Bulgarians commemorate protests that saved Jewish countrymen





Ceremonies are being held in Bulgaria Monday to commemorate the massive protests that saved the country's Jews from deportation to Nazi death camps during the Second World War.

The laying of flowers at memorials in the capital of Sofia and other large cities is to mark the 65th anniversary of protests by Bulgarian clergymen, intellectuals, politicians and others.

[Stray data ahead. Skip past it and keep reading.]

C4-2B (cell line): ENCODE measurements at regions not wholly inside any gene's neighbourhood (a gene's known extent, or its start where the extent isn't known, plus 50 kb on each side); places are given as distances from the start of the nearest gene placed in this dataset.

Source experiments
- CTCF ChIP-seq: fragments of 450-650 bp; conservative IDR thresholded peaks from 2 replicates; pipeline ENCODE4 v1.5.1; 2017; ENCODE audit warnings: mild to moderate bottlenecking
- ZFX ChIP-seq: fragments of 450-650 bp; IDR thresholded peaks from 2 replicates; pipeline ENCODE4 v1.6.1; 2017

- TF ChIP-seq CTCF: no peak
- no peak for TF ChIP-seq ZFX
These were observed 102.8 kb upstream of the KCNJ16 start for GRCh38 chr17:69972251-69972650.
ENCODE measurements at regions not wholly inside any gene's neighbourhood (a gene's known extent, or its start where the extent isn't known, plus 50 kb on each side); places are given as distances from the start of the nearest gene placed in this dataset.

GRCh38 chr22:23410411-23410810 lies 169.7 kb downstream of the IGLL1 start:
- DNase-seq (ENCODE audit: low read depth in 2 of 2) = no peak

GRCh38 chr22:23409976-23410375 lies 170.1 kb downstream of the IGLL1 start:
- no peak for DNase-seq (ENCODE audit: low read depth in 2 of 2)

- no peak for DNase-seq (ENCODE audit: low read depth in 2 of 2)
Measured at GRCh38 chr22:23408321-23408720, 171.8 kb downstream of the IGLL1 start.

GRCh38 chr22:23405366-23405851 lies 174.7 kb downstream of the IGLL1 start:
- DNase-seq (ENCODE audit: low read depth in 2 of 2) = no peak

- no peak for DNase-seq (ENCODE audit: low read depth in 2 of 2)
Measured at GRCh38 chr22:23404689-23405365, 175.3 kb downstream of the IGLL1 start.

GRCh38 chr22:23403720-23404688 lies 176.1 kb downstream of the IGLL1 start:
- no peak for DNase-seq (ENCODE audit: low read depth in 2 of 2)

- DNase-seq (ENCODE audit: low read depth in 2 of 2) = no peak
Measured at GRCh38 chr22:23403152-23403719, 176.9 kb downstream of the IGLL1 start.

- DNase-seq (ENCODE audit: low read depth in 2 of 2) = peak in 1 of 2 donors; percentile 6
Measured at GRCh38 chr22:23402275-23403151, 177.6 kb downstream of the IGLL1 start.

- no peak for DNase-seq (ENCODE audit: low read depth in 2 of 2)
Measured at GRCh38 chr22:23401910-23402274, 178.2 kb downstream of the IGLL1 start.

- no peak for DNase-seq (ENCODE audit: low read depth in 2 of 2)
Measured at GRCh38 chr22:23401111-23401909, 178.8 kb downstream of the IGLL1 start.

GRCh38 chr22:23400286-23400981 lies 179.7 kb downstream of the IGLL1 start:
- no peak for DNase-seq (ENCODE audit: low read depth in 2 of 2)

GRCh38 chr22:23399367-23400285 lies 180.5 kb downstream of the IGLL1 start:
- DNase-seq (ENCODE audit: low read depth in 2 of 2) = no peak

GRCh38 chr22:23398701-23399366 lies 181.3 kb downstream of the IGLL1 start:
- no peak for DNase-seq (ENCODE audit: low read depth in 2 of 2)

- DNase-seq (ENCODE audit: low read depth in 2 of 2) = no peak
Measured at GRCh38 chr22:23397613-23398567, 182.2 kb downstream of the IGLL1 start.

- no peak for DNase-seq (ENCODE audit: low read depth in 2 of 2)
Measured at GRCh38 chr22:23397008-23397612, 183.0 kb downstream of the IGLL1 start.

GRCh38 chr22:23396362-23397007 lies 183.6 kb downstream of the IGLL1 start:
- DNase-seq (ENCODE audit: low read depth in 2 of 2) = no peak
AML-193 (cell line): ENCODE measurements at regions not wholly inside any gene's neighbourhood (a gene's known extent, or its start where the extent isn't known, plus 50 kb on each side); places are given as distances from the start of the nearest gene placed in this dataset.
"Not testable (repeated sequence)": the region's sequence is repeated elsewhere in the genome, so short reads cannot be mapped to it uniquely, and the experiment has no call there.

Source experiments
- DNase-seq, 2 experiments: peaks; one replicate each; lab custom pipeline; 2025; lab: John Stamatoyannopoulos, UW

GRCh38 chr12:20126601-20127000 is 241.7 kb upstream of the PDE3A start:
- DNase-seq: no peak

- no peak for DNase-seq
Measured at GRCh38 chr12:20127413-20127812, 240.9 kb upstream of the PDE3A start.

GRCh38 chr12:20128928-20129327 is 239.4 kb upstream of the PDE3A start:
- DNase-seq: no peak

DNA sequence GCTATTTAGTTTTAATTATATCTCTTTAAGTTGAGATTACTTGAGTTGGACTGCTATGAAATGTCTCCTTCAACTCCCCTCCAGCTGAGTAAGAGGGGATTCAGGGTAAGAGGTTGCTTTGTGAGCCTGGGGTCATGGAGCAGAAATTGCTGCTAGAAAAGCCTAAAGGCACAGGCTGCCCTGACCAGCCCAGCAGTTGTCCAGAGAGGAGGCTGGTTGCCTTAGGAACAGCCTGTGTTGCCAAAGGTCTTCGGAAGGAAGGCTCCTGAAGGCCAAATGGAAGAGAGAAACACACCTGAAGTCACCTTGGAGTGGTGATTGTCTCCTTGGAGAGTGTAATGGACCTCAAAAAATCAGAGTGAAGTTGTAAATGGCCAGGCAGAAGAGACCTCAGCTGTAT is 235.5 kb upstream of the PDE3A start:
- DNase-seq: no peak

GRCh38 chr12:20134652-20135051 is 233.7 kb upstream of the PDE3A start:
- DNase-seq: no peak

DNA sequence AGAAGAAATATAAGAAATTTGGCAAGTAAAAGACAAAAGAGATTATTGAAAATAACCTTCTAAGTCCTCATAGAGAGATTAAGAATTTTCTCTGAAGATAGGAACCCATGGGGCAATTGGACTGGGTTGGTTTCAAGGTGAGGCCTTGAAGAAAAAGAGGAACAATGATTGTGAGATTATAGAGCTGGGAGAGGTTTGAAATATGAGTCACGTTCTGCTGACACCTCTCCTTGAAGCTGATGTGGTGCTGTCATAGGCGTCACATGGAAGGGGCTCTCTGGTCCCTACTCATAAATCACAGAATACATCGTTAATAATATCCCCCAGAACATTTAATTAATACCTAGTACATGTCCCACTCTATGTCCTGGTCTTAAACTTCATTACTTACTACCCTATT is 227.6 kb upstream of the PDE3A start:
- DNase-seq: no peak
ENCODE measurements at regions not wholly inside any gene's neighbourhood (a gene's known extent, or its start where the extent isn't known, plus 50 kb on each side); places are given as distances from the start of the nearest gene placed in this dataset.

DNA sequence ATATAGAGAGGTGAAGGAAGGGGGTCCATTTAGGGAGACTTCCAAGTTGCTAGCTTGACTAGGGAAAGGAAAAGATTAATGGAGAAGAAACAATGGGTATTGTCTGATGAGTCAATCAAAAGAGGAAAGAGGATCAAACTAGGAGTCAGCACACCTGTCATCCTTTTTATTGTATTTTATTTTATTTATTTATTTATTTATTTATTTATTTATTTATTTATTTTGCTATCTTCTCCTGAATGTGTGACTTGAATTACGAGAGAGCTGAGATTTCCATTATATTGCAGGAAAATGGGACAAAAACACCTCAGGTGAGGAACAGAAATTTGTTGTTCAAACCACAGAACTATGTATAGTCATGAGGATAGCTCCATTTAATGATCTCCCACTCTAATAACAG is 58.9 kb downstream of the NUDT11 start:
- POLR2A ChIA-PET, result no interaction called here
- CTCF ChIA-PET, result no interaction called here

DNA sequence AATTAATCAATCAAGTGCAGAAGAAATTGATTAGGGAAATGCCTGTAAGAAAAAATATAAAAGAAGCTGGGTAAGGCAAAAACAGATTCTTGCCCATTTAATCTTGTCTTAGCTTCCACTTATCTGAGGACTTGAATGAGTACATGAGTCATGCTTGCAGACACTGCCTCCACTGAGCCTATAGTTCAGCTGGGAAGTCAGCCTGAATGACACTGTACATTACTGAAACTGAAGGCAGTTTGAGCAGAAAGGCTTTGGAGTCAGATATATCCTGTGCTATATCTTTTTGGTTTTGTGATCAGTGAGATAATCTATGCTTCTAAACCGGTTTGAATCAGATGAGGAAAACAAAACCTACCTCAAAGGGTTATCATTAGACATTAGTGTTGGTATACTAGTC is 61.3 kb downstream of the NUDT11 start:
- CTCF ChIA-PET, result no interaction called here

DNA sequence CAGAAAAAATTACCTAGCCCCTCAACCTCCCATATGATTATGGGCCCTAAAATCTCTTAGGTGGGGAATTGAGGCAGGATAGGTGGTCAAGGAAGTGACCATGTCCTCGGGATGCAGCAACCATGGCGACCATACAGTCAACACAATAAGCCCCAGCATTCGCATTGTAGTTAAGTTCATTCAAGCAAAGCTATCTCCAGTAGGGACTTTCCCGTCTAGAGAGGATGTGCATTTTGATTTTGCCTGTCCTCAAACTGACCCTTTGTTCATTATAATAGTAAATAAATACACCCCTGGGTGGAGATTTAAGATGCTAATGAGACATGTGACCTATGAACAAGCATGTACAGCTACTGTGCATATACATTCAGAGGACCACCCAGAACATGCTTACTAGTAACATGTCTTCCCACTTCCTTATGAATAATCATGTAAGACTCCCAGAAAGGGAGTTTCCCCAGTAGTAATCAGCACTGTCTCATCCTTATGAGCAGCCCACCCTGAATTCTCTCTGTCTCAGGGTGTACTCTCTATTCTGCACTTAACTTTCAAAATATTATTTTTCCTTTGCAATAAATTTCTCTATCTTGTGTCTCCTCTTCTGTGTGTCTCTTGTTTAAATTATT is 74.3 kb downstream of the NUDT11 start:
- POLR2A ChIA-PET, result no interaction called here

In 1943, the pro-fascist government of Germany's ally, Bulgaria, signed a secret agreement with the Nazis to deport 20,000 Jews to death camps in Poland.

This plan was partially put into effect, with more than 11,000 Jews of the Bulgarian-administered territories of Macedonia and Thrace being sent to the death camps.

But thanks to the efforts of the then vice-president of parliament, Dimitar Peshev, the deportation of some 48,000 Bulgarian citizens of Jewish origin was prevented.

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